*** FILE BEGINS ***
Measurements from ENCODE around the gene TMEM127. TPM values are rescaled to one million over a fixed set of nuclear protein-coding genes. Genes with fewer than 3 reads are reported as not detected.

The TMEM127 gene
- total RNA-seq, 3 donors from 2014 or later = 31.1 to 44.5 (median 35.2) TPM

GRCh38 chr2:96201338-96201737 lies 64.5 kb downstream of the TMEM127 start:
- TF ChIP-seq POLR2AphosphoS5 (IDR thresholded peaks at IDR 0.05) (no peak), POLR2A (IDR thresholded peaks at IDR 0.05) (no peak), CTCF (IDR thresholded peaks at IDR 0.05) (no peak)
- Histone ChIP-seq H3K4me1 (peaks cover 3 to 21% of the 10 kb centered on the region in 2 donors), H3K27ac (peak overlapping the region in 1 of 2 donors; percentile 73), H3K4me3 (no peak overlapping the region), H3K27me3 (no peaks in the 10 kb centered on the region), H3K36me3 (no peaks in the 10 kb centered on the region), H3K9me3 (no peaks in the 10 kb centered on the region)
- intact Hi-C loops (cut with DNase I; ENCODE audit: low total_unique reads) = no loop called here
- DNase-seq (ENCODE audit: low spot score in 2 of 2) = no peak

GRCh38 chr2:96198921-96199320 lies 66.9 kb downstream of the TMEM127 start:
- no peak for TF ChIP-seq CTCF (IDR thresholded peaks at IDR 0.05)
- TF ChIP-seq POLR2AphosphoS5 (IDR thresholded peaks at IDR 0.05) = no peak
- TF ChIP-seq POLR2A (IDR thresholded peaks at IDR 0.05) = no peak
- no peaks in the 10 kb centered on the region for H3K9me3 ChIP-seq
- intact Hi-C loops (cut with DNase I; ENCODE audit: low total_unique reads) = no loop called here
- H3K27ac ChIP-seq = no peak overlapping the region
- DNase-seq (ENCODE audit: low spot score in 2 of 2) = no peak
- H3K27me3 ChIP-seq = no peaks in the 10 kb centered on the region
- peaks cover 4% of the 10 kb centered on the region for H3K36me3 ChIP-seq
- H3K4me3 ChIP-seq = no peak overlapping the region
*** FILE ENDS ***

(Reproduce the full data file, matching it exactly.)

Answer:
Measurements from ENCODE around the gene TMEM127. TPM values are rescaled to one million over a fixed set of nuclear protein-coding genes. Genes with fewer than 3 reads are reported as not detected.

The TMEM127 gene
- total RNA-seq, 3 donors from 2014 or later = 31.1 to 44.5 (median 35.2) TPM

GRCh38 chr2:96201338-96201737 lies 64.5 kb downstream of the TMEM127 start:
- TF ChIP-seq POLR2AphosphoS5 (IDR thresholded peaks at IDR 0.05) (no peak), POLR2A (IDR thresholded peaks at IDR 0.05) (no peak), CTCF (IDR thresholded peaks at IDR 0.05) (no peak)
- Histone ChIP-seq H3K4me1 (peaks cover 3 to 21% of the 10 kb centered on the region in 2 donors), H3K27ac (peak overlapping the region in 1 of 2 donors; percentile 73), H3K4me3 (no peak overlapping the region), H3K27me3 (no peaks in the 10 kb centered on the region), H3K36me3 (no peaks in the 10 kb centered on the region), H3K9me3 (no peaks in the 10 kb centered on the region)
- intact Hi-C loops (cut with DNase I; ENCODE audit: low total_unique reads) = no loop called here
- DNase-seq (ENCODE audit: low spot score in 2 of 2) = no peak

GRCh38 chr2:96198921-96199320 lies 66.9 kb downstream of the TMEM127 start:
- no peak for TF ChIP-seq CTCF (IDR thresholded peaks at IDR 0.05)
- TF ChIP-seq POLR2AphosphoS5 (IDR thresholded peaks at IDR 0.05) = no peak
- TF ChIP-seq POLR2A (IDR thresholded peaks at IDR 0.05) = no peak
- no peaks in the 10 kb centered on the region for H3K9me3 ChIP-seq
- intact Hi-C loops (cut with DNase I; ENCODE audit: low total_unique reads) = no loop called here
- H3K27ac ChIP-seq = no peak overlapping the region
- DNase-seq (ENCODE audit: low spot score in 2 of 2) = no peak
- H3K27me3 ChIP-seq = no peaks in the 10 kb centered on the region
- peaks cover 4% of the 10 kb centered on the region for H3K36me3 ChIP-seq
- H3K4me3 ChIP-seq = no peak overlapping the region